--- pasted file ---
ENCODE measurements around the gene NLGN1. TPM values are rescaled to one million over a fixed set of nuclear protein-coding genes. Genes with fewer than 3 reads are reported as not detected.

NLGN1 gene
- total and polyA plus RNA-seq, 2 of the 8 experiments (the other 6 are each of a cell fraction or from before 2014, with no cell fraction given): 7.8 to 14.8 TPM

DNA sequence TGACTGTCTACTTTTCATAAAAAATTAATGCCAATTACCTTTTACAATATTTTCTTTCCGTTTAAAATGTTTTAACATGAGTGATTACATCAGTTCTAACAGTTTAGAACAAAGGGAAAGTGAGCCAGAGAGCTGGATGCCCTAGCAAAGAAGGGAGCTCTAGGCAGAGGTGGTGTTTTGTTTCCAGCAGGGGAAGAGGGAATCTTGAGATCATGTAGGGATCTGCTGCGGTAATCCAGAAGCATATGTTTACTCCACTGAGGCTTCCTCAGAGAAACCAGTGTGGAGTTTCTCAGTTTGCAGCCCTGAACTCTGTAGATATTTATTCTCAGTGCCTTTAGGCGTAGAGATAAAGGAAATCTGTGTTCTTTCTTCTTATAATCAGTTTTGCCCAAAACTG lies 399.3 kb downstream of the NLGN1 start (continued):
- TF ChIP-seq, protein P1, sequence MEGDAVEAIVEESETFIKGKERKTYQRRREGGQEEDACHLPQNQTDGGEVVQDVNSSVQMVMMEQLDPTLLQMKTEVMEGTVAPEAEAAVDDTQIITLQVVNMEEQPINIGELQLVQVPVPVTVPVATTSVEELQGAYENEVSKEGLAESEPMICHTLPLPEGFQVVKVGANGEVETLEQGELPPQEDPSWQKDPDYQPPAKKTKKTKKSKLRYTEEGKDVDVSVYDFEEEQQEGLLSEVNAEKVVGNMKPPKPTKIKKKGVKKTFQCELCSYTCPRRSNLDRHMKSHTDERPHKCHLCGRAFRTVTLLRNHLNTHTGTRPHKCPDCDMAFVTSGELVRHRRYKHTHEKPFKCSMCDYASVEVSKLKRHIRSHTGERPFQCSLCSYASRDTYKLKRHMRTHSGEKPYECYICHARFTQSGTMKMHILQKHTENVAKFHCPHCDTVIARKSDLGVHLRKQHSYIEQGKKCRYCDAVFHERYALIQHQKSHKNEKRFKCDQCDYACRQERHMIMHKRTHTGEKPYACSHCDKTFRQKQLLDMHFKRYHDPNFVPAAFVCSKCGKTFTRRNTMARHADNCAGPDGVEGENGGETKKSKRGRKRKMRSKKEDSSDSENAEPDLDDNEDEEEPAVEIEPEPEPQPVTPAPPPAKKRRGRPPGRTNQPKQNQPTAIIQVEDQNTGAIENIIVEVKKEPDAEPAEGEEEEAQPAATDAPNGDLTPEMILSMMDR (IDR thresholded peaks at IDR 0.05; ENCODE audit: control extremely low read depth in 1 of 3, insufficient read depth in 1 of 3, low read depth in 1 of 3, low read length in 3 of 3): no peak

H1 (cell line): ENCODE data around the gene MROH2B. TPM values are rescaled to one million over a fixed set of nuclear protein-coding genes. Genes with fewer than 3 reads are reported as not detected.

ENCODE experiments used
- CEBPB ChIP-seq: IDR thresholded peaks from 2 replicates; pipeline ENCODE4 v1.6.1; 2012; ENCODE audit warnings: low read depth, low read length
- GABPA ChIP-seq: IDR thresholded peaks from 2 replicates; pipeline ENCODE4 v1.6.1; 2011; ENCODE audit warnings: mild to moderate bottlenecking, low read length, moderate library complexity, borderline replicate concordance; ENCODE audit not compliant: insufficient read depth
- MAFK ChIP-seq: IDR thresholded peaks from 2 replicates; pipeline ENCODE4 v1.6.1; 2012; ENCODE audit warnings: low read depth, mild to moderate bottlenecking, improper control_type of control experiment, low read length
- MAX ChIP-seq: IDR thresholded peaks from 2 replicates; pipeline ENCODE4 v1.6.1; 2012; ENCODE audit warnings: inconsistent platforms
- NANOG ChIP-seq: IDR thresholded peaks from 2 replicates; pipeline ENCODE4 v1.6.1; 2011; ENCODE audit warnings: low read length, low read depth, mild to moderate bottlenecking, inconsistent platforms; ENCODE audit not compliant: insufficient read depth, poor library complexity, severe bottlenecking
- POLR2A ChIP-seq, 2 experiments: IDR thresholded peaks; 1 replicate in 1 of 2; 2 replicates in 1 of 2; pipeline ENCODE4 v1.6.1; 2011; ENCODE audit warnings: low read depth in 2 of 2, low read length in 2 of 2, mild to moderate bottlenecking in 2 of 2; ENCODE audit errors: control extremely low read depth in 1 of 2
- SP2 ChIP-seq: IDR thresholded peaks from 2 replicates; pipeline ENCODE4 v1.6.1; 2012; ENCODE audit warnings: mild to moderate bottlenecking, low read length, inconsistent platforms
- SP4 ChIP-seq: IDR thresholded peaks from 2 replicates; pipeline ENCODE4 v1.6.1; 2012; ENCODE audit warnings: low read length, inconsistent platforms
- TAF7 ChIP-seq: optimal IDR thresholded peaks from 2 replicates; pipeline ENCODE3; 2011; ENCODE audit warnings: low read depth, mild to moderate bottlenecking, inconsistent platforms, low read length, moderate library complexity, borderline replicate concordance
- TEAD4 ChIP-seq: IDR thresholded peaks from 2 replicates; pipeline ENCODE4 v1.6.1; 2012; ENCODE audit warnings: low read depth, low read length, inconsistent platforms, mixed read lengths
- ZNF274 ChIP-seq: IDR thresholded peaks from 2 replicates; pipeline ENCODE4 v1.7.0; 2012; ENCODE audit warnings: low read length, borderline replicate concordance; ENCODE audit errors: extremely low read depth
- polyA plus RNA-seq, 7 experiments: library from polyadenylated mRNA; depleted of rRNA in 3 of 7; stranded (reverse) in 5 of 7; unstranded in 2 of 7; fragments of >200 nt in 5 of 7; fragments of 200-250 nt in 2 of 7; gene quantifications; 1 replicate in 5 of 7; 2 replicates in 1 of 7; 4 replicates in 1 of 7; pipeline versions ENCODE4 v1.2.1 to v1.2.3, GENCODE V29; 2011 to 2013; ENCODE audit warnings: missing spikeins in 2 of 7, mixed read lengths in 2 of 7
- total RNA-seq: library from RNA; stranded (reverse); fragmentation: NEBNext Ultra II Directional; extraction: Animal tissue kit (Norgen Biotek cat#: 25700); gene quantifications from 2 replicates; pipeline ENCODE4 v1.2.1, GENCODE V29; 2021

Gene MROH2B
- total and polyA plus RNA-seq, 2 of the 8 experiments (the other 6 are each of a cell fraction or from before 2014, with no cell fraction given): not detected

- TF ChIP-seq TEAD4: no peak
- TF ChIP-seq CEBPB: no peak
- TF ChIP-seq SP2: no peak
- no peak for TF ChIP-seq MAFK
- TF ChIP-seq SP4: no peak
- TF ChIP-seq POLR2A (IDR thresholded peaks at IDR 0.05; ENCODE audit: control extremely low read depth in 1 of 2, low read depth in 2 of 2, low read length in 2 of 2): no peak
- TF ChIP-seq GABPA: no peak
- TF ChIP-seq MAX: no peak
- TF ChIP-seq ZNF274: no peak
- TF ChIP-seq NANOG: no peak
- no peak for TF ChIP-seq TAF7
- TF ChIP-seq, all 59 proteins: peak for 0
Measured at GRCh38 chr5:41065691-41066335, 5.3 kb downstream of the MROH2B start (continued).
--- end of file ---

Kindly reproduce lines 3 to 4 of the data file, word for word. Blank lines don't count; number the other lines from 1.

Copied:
- total and polyA plus RNA-seq, 2 of the 8 experiments (the other 6 are each of a cell fraction or from before 2014, with no cell fraction given): 7.8 to 14.8 TPM

DNA sequence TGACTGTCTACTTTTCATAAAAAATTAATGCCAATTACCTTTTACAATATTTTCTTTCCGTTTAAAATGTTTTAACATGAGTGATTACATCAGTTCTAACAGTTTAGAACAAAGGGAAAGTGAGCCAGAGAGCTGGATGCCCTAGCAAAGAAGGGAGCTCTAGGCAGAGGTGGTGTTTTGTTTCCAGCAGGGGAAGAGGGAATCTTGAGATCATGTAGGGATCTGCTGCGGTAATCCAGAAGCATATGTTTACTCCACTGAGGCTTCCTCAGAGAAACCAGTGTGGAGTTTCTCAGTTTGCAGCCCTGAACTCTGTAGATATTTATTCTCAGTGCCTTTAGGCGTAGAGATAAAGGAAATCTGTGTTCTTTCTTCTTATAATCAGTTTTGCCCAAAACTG lies 399.3 kb downstream of the NLGN1 start (continued):